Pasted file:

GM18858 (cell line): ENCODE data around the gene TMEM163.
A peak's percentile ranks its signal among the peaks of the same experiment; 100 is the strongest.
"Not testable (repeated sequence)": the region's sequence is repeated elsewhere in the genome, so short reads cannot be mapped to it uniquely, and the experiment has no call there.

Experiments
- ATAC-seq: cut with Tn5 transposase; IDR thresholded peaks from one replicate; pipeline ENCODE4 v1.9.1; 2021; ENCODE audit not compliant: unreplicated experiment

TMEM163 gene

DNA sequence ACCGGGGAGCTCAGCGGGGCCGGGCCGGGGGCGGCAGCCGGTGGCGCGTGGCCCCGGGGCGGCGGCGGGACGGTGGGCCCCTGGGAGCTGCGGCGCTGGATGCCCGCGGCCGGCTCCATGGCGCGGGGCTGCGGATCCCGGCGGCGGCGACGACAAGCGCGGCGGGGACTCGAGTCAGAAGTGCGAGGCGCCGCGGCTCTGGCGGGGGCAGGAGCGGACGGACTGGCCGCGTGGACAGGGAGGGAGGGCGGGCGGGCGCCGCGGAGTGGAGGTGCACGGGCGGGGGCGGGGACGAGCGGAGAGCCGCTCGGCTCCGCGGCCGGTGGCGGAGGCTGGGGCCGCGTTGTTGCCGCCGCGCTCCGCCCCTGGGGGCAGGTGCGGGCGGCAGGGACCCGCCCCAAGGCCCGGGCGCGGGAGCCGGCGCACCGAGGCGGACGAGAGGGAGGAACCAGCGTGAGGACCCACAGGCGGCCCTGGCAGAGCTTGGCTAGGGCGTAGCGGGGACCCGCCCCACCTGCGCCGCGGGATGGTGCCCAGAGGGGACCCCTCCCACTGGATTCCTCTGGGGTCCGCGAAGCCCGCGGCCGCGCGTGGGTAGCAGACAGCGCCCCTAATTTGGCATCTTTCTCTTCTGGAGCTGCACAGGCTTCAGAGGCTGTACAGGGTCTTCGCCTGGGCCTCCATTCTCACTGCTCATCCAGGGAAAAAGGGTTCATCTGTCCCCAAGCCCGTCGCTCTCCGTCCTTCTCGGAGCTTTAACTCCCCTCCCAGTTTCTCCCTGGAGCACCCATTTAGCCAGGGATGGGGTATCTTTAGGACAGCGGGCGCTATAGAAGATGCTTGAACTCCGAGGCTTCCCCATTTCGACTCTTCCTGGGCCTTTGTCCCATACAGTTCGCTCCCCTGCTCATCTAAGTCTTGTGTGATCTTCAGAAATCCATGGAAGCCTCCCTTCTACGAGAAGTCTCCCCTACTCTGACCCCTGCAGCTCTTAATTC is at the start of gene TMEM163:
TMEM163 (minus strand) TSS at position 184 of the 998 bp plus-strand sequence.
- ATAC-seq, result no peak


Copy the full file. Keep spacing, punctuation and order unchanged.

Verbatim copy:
GM18858 (cell line): ENCODE data around the gene TMEM163.
A peak's percentile ranks its signal among the peaks of the same experiment; 100 is the strongest.
"Not testable (repeated sequence)": the region's sequence is repeated elsewhere in the genome, so short reads cannot be mapped to it uniquely, and the experiment has no call there.

Experiments
- ATAC-seq: cut with Tn5 transposase; IDR thresholded peaks from one replicate; pipeline ENCODE4 v1.9.1; 2021; ENCODE audit not compliant: unreplicated experiment

TMEM163 gene

DNA sequence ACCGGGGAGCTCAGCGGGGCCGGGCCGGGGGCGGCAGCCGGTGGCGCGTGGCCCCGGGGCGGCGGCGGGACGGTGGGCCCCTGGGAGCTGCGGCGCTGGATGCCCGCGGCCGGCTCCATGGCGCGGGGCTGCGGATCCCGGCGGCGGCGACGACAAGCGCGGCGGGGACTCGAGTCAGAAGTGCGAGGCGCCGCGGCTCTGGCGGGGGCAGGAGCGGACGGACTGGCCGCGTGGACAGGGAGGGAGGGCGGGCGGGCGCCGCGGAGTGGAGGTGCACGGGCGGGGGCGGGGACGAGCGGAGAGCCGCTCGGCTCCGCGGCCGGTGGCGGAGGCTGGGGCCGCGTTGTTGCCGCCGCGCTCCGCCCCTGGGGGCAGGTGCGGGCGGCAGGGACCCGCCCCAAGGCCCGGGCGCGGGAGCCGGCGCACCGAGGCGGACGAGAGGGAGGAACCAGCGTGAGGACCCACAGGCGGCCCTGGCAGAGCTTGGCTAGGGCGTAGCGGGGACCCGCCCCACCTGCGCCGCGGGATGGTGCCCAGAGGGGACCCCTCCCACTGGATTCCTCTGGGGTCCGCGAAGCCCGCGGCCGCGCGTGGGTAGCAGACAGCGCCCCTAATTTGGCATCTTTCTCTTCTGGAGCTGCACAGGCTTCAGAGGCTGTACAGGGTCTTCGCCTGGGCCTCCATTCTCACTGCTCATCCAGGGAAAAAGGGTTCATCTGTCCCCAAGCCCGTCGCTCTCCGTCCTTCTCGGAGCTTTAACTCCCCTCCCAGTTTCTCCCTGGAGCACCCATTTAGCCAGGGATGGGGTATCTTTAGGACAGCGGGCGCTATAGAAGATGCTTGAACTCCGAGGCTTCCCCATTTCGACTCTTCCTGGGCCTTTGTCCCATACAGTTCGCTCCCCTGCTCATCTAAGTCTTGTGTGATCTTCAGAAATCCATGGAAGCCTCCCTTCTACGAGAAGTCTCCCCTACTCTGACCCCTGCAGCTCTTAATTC is at the start of gene TMEM163:
TMEM163 (minus strand) TSS at position 184 of the 998 bp plus-strand sequence.
- ATAC-seq, result no peak